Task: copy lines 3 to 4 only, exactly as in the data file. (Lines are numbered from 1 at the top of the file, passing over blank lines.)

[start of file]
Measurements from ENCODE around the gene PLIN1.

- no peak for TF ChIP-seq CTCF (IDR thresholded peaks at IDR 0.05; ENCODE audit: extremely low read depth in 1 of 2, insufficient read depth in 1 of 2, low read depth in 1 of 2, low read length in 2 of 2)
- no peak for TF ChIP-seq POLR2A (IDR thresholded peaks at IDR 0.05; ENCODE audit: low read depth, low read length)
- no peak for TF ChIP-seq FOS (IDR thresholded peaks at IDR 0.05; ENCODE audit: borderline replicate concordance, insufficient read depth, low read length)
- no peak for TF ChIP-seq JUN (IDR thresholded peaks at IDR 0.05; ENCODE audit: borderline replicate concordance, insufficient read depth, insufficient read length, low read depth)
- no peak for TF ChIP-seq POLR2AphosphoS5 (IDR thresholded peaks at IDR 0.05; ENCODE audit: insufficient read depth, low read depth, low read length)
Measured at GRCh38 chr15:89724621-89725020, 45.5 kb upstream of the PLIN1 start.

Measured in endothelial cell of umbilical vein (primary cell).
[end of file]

- no peak for TF ChIP-seq POLR2A (IDR thresholded peaks at IDR 0.05; ENCODE audit: low read depth, low read length)
- no peak for TF ChIP-seq FOS (IDR thresholded peaks at IDR 0.05; ENCODE audit: borderline replicate concordance, insufficient read depth, low read length)